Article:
Moody’s Investors Service downgraded Mexico’s state oil company Petróleos Mexicanos’ (Pemex) bonds to below investment grade, following on from a similar action by Fitch Ratings, a move sure to further strangle the company’s access to investment funds.
Analysts cited Pemex’s “high vulnerability to low commodities prices given its fragile liquidity position and excessive debt burden.”
Despite a historic agreement last week between the Organization of the Petroleum Exporting Countries (OPEC) and other producer states agreeing to slash global oil production by 9.7 million b/d, oil prices have continued to plunge.
Since closing February at $39.76/bbl, the Mexican basket price had fallen to $14.35/bbl as of Friday. But prices completely collapsed on Monday, with U.S. benchmark West Texas Intermediate (WTI) recording negative prices for the first time in history.
The managing director at consultancy IPD Latin America John Padilla said the significance of the ratings downgrade to junk is that it limits “the universe of investors that could hold and buy Pemex debt.” Pemex is the most indebted oil company in the world, with over $105 billion in outstanding debt.
The Pemex downgrade “took in consideration our expectations for an extended period of negative free cash flow and the need for external funding, despite the company’s efforts to adjust costs and investments to low oil prices,” said Moody’s Senior Vice President Nymia Almeida.
The downgrade comes after Mexico refused a 400,000 b/d production cut assigned to it by OPEC as part of a multilateral agreement to balance the market. Mexico instead committed to slash production by 100,000 b/d.
Mexico’s President Andrés Manuel López Obrador hailed the negotiation as a success and has said he will stick to his 2020 capital expenditure budget for Pemex of $10 billion in a bid to boost oil production to 2.7 million b/d by 2024, from around 1.72 million b/d today. He will also continue building the Dos Bocas refinery in his home state of Tabasco.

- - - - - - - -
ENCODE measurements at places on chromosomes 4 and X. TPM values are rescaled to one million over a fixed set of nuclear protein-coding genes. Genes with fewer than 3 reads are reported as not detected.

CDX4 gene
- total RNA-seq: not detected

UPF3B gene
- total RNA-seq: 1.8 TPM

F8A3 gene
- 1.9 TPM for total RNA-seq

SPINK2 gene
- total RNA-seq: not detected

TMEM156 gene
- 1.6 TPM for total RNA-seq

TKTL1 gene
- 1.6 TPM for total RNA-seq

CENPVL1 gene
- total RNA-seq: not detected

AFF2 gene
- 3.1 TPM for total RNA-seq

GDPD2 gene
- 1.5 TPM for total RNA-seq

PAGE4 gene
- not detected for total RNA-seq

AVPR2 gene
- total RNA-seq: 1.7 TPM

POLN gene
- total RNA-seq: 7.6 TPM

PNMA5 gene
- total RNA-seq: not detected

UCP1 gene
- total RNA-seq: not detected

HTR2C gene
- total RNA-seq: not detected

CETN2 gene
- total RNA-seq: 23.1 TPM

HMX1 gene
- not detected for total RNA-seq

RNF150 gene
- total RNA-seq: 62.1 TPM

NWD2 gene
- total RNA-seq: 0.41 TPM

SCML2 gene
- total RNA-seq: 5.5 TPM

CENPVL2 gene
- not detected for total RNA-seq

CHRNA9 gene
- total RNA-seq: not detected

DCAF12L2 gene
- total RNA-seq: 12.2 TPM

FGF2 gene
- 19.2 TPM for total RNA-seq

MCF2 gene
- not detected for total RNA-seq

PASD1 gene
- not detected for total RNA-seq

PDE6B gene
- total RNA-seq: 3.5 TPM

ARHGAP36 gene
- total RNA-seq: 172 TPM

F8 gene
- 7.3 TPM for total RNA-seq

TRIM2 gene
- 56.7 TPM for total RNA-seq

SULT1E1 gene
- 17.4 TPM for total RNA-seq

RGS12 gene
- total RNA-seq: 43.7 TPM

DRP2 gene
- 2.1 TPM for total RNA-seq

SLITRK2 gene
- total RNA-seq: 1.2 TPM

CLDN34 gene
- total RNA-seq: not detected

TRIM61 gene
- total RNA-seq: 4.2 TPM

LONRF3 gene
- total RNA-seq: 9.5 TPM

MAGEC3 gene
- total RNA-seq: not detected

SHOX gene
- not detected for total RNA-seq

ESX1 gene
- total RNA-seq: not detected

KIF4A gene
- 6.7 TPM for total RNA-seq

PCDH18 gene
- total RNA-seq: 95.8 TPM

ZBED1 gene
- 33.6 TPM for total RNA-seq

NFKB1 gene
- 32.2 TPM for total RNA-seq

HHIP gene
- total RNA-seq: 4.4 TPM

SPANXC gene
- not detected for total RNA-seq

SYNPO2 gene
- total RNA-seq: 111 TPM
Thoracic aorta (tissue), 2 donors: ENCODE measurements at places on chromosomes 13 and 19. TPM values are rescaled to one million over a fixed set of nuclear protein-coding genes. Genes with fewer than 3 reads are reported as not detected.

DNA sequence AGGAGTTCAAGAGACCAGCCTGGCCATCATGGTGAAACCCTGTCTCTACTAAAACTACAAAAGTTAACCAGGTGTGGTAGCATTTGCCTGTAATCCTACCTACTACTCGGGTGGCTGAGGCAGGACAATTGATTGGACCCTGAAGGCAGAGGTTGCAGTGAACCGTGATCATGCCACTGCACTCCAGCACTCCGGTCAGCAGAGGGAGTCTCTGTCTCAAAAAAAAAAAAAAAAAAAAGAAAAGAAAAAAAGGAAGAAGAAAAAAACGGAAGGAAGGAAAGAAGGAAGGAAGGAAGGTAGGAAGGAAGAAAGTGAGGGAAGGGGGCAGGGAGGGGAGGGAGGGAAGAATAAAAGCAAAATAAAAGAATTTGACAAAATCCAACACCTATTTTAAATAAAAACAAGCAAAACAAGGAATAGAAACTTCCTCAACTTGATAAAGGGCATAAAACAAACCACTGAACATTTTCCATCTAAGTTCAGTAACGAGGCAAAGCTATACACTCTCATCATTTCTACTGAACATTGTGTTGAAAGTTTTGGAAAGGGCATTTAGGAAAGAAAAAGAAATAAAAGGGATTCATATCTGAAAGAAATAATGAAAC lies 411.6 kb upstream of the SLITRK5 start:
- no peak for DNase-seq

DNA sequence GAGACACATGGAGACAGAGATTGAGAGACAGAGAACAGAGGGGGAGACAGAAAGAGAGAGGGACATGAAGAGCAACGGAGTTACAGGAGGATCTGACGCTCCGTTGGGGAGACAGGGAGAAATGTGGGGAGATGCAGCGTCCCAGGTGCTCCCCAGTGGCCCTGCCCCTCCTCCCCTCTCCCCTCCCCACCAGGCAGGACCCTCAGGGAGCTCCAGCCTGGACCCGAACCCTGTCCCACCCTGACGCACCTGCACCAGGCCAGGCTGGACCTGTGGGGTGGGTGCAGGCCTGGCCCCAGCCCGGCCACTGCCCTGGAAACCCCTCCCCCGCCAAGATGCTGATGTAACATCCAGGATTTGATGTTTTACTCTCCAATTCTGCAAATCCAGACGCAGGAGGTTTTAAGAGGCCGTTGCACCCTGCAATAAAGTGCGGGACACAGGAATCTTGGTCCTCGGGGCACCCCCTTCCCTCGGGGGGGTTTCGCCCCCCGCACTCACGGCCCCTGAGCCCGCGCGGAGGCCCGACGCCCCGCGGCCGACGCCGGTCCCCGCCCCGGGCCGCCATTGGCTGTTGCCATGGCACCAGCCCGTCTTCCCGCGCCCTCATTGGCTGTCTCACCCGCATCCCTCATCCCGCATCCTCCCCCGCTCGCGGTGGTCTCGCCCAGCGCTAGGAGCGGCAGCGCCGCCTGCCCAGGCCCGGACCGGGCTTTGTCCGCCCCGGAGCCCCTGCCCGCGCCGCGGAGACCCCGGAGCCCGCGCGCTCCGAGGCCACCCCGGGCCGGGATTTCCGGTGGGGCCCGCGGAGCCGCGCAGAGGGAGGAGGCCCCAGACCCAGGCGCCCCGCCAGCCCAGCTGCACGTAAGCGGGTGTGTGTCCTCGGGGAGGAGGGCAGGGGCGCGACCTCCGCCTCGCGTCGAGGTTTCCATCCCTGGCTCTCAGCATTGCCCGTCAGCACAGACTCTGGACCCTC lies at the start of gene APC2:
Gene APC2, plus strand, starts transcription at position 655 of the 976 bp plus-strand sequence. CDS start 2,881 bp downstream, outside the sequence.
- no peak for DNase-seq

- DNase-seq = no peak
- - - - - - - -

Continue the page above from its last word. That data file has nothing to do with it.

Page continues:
Padilla called the Dos Bocas project “economically nonviable.” Researchers at Welligence Energy Analytics meanwhile have argued that Pemex should slash its 2020 capital budget by 70% and focus only on the profitable fields in its portfolio, in line with other national oil companies in Latin America and oil companies elsewhere.
Moody’s warned that “Pemex’s need for external funding to cover negative free cash flow will increase as a consequence of the company’s limited ability to improve its business results due to the mature stage of oil fields; shortage of capital to sufficiently invest in exploration and production, with negative consequences in production and reserve replacement; and the mandate to expand the refining business, which Moody’s expects will continue to post operating losses and be vulnerable to the oil and gas industry medium-term demands trends.”
After downgrading Mexico’s sovereign rating last week, Fitch Ratings also downgraded the international foreign and local currency long-term ratings on Pemex, state utility Comision Federal de Electricidad (CFE), and energy companies Infraestructura Energetica Nova (IEnova) and Cometa Energia.
“Pemex and CFE’s rating downgrades reflect these companies’ direct linkage to Mexico’s sovereign ratings,” analysts said.
Mexico’s sovereign rating downgrade “reflects the economic shock represented by the coronavirus pandemic, which will lead to a severe recession in Mexico in 2020.”
Fitch expects the Mexican economy to contract by at least 4% in 2020, with a steep fall in the first half followed by the start of a recovery in the second. “But given the nature of the crisis, there is a higher than usual level of uncertainty around our forecasts, and the balance of risks is firmly to the downside.”
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